Tuesday, October 13, 2009

Government Prevents Boys and Men from Gender Based Violence

BY BUT H REAKSMEY KONGKEA

The East and Southeast Asia Regional Consultation on Working with Boys and Men for Gender-Based Violence Prevention have conducted a three day seminar from the 28th to the 30th of September in Phnom Penh. The regional gender-based-violence was organized by the Gender and Development for Cambodia (GAD), Partners for Prevention and MenEngage to share promising practices and lesson learn on the engagement in gender equality and gender-based-violence prevention in the region.

James Lang, Program Coordinator of the Partners for Prevention, said that globally as many as one in every three women is beaten, coerced into sex or bused in some way during their lifetimes. Most often, violence and abuse is perpetrated by a spouse of a male family member.

Lang continued to say that gender-based-violence remains one of the most pervasive yet least recognized human-rights abuses in the world. He continued to say that the gender-based violence is present across all cultures and socio economic divides. It exists in the private and public spheres, and occurs in times of peace and conflict.

“We have seen that every country in the world, especially Southeast Asia still has a high level of domestic violence, children and men engaged, so we are now trying to find a new way to stop violence,” he said. “One of the new way is working to prevent the violence before starting and changing the mindset of young children, boys and men to end the violence against women in helping to give idea as using the violence and the connection with the men to find a way to be a man in a peaceful and respectful manner,” James Lang stated.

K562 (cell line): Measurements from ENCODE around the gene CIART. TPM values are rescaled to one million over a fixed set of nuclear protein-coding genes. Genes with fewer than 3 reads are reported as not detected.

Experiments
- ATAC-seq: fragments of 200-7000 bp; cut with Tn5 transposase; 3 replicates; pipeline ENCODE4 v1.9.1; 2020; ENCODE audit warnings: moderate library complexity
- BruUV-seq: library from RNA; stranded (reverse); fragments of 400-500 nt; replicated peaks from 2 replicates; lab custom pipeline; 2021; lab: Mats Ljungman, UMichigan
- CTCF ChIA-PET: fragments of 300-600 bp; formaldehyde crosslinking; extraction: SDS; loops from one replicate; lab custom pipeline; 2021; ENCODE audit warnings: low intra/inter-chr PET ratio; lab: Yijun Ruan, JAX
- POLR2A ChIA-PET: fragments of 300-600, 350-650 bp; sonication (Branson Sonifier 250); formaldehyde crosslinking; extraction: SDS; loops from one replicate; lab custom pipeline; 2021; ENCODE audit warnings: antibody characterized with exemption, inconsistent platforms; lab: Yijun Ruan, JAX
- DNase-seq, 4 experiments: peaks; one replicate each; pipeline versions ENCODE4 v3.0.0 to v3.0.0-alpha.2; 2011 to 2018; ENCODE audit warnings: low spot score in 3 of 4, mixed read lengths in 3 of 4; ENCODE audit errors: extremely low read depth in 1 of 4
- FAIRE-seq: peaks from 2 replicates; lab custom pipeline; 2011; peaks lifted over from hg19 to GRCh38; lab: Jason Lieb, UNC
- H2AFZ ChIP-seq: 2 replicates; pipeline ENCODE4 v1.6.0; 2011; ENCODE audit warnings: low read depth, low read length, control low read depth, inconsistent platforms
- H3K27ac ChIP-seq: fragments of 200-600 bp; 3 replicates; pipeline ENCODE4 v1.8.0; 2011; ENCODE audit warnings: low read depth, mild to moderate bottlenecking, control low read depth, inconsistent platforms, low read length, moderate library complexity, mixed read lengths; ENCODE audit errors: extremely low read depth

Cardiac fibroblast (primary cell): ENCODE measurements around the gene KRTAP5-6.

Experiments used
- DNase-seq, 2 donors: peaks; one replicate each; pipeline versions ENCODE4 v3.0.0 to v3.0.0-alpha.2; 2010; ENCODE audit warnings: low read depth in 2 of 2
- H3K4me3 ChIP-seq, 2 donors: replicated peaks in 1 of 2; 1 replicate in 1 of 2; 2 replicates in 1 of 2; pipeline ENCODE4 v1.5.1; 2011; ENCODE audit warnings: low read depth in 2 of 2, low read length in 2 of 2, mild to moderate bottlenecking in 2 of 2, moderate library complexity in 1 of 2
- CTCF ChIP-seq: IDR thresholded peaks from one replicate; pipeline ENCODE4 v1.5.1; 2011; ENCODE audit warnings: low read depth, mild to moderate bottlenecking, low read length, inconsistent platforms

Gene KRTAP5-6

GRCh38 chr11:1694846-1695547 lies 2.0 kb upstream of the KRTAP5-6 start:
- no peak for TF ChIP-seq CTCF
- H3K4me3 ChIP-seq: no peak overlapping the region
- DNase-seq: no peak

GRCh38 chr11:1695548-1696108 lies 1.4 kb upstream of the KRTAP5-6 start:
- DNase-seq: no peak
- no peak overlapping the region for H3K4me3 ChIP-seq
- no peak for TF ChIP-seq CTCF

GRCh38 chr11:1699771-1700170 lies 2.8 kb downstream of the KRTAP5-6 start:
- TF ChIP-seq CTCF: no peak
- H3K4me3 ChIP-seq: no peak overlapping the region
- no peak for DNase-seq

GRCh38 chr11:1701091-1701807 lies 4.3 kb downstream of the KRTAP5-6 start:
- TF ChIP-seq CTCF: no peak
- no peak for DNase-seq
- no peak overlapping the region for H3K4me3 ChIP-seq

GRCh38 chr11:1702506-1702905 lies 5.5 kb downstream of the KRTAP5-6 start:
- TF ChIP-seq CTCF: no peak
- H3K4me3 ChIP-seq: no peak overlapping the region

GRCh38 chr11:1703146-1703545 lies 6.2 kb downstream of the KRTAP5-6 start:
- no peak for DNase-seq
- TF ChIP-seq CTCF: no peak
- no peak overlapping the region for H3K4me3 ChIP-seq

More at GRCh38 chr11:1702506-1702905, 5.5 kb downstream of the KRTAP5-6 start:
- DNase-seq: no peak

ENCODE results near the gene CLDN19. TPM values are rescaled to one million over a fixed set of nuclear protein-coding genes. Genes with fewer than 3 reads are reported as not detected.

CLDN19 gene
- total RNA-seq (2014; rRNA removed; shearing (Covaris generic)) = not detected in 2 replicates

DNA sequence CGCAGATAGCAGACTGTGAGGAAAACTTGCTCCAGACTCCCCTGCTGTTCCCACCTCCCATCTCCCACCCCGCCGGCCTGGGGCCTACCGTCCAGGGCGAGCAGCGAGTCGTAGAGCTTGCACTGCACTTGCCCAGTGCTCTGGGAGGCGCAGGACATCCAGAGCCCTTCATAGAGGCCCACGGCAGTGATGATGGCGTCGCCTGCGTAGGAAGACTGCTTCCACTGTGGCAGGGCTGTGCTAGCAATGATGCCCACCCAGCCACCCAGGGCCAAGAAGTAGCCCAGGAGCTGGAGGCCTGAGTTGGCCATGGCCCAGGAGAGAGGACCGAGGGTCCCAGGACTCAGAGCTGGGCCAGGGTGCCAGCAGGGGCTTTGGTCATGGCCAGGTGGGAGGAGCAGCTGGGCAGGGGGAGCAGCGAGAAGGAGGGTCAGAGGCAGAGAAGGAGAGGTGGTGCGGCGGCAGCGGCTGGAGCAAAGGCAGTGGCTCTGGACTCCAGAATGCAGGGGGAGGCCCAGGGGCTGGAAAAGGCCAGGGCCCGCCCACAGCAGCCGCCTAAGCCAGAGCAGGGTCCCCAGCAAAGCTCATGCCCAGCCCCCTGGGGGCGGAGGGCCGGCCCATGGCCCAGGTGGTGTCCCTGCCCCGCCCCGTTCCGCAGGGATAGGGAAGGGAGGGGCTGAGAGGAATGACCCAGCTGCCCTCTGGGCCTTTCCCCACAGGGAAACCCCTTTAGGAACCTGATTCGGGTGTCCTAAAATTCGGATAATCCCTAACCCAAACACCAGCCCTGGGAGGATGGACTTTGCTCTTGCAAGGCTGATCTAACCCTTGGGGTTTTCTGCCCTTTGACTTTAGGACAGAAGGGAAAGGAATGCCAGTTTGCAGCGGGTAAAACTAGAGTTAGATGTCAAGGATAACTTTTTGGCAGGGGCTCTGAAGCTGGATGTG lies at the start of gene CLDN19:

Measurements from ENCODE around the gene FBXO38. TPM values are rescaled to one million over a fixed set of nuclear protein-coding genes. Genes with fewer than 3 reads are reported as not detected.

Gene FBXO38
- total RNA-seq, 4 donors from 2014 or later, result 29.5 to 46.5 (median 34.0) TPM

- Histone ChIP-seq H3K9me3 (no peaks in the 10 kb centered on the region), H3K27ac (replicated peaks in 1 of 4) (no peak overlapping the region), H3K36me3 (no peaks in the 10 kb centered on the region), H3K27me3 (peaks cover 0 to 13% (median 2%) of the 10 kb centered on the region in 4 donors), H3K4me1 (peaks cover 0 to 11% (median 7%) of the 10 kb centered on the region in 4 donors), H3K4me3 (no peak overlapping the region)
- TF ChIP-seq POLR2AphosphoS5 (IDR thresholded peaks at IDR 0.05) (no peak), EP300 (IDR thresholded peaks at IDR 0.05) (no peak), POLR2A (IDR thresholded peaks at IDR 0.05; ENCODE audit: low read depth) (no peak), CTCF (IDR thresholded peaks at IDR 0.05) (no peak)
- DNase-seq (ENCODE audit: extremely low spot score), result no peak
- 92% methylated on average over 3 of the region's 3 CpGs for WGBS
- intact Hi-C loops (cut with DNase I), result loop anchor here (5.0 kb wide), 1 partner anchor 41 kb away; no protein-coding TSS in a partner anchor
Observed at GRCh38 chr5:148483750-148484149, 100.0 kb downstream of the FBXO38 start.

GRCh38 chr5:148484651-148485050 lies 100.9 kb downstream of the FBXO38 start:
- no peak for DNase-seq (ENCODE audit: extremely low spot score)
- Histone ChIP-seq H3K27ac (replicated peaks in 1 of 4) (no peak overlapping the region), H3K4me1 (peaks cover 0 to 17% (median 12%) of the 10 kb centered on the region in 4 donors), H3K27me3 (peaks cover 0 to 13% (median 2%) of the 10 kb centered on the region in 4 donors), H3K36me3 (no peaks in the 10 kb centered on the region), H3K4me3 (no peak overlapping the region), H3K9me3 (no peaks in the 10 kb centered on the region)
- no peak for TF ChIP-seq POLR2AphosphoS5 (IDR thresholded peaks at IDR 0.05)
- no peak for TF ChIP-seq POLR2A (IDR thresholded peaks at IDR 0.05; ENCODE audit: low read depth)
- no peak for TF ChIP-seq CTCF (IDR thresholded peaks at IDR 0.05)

Chhay Kim Sore, Community Outreach Program Manager of the Gender and Development for Cambodia, said that it marked the first time as the GAD in collaboration with Partners for Prevention and Men Engage have organized this regional consultation in Phnom Penh, Cambodia.

The main purpose of the regional consultation is to explore the concepts of masculinities, gender relations, and gender-based-violence prevention and how they are connected. Another objective of the meeting is to share promising practices and lesson learn on the engagement of boys and men in gender equity and gender-based-violence prevention; and explore next steps for collaboration across the region to engage boys and men in work toward gender equality and gender-based-violence prevention in region.

“The consultation has provided a space for learning about key issues related to working with boys and men for gender equality and Gender-based-violence prevention in region. This will include reflection on causes of gender-based-violence, and how a deeper analysis of masculinities and gender relations can enhance politics and practices for gender-based-violence prevention,” he said.

Kim Sore said that promising practices and intervention have also shared from the region and linked with learning sessions. Thematic lessons included the themes of research and monitoring and evaluation, communications and campaigning, advocacy and prevention policy, and working with youth, among others.

The participants also mapped the status of capacities, intervention, resources and policies related to the gender-based-violence prevention in the region to understand where there are strengths and gaps with this work, he said, adding that the consultation also concluded with discussions around the potential next steps for working together to enhance gender equality and gender-based-violence prevention work at the regional and national levels.

About 80 participants from 12 countries in East and Southeast Asia as well as some members of the Cambodia Men’s network and Cambodian government’s officers have also attended the meeting in Phnom Penh.


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